A metagenomic study of patients with alveolar osteitis after tooth extraction. A preliminary case-control study
To identify the microbiome in sockets with alveolar osteitis and compare it with a control group using metagenomic techniques.
Materials and methods
A case-control study was conducted in subjects that had undergone a tooth extraction. Microbiological samples were taken from the sockets of 10 patients with dry socket after tooth extraction (AO group) and 10 patients in whom exodontia resulted in no postoperative complications (control group). Bacterial DNA was isolated, and the 16S rRNA gene was amplified and sequenced. Multiplexed tag-encoded sequencing of DNA from the samples was performed, and the reads were processed by Metagenomic Rapid Annotation.
A total of 151 different species were found: 55 bacteria were only found in the AO group, 51 were specific to the control group, and 45 were common to both groups. The most frequently found genera in both groups were Prevotella. Prevotella nanceiensis, Actinomyces odontolyticus, Treponema maltophilum, Veillonella dispar, Tannerella forsythia, and Leuconostoc mesenteroides were found in several patients with alveolar osteitis, with an abundance greater than 0.5%, and were absent in all the control group samples.
Patients who develop alveolar osteitis after dental extractions might have a different microbiota from that of patients without postoperative complications. Since this is a preliminary report, further research is needed to assess whether bacteria play an important role in the etiology of dry socket.
This study seems to indicate that bacteria may play an important role in the alveolar osteitis etiology. Thus, new prevention and treatment strategies should be considered.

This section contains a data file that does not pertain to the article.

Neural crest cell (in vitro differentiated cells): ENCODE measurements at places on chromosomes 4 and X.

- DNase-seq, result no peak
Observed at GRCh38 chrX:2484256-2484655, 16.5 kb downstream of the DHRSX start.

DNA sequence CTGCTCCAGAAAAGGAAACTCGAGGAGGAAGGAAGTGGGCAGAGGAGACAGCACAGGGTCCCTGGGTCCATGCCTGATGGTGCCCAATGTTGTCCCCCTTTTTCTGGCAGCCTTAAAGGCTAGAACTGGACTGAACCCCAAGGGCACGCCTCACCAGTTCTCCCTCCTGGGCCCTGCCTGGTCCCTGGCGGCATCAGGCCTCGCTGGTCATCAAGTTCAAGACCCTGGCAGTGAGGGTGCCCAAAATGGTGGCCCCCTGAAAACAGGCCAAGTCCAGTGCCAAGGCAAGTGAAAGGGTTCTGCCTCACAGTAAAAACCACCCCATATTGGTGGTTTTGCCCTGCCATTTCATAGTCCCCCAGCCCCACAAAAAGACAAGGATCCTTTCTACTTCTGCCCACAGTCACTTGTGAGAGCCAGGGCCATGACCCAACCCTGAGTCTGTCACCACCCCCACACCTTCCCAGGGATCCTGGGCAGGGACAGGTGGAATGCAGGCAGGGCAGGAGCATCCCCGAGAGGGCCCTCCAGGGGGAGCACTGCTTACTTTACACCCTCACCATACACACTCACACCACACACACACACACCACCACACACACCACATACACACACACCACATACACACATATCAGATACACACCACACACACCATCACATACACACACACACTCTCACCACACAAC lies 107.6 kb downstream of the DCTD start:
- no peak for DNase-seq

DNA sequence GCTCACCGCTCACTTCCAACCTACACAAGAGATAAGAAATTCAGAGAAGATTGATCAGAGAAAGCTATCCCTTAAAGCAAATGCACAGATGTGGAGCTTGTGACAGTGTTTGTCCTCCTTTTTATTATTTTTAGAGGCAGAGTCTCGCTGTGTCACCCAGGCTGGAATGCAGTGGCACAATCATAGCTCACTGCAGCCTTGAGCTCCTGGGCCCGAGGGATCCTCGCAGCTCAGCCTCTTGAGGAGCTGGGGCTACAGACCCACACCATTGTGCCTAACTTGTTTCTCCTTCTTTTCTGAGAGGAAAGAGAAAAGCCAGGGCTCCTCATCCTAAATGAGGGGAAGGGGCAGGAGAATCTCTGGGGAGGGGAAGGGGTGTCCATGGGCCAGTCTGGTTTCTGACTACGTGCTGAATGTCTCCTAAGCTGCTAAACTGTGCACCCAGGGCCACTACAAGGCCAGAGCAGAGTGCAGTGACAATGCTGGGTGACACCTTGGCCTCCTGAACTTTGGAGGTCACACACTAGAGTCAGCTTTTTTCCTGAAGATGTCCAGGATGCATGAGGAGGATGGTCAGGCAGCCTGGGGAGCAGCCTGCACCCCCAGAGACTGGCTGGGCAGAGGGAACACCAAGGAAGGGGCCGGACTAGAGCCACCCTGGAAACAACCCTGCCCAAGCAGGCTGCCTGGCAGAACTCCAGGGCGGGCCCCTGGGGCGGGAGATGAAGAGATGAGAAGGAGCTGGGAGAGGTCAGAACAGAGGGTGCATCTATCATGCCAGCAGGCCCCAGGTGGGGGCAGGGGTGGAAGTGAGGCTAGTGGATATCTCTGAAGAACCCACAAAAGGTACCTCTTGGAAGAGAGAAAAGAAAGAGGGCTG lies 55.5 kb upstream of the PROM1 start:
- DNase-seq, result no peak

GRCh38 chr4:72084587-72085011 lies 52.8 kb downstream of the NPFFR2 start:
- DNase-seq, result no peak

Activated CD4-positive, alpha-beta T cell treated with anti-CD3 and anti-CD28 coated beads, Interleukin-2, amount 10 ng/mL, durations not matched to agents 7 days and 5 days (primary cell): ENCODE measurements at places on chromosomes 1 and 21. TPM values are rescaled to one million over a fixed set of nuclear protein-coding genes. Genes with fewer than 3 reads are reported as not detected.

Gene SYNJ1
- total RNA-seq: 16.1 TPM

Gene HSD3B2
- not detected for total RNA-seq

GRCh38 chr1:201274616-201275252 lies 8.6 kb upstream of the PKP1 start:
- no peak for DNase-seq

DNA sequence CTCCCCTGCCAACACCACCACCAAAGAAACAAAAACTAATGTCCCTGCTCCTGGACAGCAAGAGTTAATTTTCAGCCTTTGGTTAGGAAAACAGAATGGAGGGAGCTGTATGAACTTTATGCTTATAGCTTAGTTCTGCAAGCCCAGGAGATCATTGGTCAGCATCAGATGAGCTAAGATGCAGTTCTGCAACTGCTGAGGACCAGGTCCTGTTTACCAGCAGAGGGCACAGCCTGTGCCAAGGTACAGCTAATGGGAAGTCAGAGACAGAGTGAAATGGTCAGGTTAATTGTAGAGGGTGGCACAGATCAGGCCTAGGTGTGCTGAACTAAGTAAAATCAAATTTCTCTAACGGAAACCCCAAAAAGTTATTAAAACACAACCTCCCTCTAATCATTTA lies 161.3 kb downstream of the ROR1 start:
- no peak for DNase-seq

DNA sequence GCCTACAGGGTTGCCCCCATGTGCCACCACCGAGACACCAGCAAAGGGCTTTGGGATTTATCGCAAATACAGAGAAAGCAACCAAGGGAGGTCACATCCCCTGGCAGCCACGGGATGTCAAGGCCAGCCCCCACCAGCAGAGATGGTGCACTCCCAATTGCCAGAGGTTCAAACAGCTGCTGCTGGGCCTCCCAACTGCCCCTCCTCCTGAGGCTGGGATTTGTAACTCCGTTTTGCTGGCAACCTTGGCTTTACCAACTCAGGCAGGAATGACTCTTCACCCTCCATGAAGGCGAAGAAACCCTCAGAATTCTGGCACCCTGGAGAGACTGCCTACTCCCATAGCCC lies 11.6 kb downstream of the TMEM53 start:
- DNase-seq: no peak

KeywordsMicrobiota Molecular sequencing data Dry socket Tooth extraction Bacteria Microbiology
The authors would like to thank Mary Georgina Hardinge for English language editing of the manuscript and to Dr. Carlos Noguera for help with collecting the samples.
The present research was partially funded (4000€) with a postgraduate research grant from the Faculty of Dentistry of the University of Barcelona.
Compliance with ethical standards
Conflict of interest
Dr. Rui Figueiredo reports grants from the Faculty of Dentistry—University of Barcelona during the conduct of the study. He also reports grants, personal fees, and non-financial support from Mozo-Grau (Valladolid, Spain), grants from Mundipharma Research (Cambridge, UK), personal fees from BioHorizons Ibérica (Madrid, Spain), Inibsa Dental (Lliça de Vall, Spain), Dentsply implants Iberia (Barcelona, Spain), and Araguaney Dental (Barcelona, Spain) outside the submitted work. Dr. Eduard Valmaseda-Castellón reports grants from the Faculty of Dentistry—University of Barcelona during the conduct of the study. He also reports grants, personal fees, and non-financial support from MozoGrau, personal fees from BioHorizons Ibérica, personal fees from Inibsa Dental, and personal fees from Dentsply implants Iberia outside the submitted work. Dr. Laura Aguilar-Durán, Dr. Ramón Seminago, Dr. Carlos Llorens, and Dr. Francisco J. Roig report grants from the Faculty of Dentistry—University of Barcelona to conduct the present study. The authors declare no other conflicts of interest regarding this study. The present research was conducted by the Dental and Maxillofacial Pathology and Therapeutics Research Group at the IDIBELL Institute and was funded by a postgraduate research grant from the Faculty of Dentistry of the University of Barcelona (4000€).
All procedures performed in studies involving human participants were in accordance with the ethical standards of the institutional and/or national research committee and with the 1964 Helsinki declaration and its latter amendments or comparable ethical standards.
Informed consent was obtained from all individual participants included in the study.
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